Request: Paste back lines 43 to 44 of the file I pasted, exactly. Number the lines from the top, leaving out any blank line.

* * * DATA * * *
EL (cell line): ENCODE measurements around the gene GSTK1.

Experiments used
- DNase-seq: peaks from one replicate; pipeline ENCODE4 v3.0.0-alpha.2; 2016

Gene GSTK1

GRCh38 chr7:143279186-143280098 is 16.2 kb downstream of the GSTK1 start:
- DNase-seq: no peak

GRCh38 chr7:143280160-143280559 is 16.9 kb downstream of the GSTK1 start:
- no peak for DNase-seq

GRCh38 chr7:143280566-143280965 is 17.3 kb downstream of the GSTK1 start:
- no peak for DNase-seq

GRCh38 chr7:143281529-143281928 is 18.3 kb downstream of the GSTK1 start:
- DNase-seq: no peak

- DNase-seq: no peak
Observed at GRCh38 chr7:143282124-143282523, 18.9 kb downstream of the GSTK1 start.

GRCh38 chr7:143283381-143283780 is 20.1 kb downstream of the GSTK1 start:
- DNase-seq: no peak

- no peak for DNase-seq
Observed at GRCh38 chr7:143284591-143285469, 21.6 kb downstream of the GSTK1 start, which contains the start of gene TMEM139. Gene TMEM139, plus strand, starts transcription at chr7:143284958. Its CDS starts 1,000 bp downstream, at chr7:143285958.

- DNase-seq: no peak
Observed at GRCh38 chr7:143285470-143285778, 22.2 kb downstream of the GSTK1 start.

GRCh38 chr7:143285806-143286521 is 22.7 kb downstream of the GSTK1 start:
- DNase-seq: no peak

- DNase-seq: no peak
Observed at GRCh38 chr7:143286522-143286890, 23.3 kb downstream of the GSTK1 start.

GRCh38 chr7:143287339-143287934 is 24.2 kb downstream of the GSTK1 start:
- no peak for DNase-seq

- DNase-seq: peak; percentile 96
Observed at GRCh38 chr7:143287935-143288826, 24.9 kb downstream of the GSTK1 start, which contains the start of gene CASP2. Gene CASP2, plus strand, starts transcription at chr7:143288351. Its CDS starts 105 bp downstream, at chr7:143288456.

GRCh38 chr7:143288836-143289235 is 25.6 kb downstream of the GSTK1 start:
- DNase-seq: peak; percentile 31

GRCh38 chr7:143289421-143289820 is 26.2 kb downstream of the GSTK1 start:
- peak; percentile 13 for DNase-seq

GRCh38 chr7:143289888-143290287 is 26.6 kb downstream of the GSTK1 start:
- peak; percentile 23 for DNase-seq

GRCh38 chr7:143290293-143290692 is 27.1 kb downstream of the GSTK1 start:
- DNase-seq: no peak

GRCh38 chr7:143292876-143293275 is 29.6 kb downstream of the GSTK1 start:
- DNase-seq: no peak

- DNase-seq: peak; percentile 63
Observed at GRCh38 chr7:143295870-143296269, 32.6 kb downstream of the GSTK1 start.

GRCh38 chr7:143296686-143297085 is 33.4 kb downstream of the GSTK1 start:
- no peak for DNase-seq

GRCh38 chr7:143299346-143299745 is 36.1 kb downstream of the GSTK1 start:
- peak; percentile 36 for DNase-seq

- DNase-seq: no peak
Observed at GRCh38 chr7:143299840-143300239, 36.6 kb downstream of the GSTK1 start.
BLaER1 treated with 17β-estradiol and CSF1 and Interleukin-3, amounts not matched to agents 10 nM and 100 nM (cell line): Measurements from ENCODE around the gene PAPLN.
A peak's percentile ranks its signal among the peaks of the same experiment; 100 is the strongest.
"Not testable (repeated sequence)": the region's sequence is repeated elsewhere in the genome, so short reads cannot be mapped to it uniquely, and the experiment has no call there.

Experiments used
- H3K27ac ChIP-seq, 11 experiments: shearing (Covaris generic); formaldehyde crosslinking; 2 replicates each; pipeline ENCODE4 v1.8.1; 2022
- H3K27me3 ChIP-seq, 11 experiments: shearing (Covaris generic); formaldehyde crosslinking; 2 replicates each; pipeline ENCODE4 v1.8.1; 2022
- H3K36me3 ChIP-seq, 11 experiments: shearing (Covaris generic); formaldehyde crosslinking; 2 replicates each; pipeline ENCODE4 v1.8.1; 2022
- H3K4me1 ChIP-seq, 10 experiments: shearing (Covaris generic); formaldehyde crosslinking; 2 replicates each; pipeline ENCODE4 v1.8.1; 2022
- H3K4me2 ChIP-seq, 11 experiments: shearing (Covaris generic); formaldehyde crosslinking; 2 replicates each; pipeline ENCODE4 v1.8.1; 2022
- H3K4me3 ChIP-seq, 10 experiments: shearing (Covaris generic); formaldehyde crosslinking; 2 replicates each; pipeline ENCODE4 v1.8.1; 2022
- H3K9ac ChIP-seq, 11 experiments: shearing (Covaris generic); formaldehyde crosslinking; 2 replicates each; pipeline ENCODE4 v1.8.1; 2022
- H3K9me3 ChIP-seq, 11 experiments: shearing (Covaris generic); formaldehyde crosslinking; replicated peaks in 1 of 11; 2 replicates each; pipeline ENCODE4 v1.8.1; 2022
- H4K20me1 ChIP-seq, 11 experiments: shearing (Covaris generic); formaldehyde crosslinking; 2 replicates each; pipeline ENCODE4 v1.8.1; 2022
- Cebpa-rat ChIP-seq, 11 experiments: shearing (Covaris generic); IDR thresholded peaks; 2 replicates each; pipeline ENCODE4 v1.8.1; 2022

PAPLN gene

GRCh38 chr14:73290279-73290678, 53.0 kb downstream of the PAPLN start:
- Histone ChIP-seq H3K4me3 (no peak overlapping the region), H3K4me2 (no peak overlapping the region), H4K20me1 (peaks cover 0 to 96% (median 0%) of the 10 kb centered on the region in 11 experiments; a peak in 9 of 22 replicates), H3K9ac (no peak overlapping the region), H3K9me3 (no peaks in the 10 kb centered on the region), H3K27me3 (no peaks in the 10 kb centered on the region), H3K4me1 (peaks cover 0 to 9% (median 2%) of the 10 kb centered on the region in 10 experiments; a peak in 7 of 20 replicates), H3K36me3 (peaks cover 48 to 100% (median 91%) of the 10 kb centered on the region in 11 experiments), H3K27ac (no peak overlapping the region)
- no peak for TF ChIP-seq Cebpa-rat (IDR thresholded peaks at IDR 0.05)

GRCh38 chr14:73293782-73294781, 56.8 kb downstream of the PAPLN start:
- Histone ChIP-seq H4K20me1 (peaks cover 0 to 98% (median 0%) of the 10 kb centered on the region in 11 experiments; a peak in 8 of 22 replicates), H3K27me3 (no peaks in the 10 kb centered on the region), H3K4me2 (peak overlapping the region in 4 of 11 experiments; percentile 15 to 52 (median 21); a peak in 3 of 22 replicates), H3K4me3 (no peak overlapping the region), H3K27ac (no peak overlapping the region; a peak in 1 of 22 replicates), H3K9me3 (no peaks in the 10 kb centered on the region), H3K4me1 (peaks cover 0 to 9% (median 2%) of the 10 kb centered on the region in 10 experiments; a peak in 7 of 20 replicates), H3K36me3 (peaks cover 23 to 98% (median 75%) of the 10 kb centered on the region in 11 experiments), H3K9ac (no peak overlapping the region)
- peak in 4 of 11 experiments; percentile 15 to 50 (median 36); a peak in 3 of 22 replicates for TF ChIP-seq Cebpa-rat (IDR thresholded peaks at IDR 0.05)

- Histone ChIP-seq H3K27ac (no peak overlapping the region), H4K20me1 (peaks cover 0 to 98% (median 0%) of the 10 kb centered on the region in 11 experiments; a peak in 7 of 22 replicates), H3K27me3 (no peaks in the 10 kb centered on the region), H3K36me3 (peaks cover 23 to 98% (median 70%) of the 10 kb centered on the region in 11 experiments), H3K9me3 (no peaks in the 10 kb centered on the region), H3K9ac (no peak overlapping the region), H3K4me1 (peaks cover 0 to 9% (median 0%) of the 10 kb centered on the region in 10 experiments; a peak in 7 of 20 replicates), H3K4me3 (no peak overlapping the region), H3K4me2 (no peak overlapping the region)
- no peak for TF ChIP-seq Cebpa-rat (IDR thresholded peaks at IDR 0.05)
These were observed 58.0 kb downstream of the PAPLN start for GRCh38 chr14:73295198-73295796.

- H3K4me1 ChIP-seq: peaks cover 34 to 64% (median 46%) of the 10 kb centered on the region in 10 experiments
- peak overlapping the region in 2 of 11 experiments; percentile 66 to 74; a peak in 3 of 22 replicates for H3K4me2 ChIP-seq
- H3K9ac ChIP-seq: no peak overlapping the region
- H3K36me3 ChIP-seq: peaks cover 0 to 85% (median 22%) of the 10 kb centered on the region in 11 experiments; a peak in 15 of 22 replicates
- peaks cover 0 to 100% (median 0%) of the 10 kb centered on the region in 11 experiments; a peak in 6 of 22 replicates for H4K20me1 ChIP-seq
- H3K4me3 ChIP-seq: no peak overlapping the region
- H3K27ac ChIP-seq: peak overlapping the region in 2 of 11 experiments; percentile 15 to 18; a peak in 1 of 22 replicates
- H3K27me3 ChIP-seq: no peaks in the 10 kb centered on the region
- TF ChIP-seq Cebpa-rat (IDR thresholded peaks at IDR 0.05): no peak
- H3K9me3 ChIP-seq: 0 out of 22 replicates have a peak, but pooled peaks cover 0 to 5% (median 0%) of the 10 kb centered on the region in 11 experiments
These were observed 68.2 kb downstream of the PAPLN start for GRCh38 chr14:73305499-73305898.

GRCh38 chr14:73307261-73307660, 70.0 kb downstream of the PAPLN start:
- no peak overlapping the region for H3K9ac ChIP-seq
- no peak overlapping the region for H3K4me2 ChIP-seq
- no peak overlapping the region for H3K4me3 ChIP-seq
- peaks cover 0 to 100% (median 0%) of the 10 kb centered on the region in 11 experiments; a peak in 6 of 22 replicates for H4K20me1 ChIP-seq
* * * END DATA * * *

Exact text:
GRCh38 chr7:143299346-143299745 is 36.1 kb downstream of the GSTK1 start:
- peak; percentile 36 for DNase-seq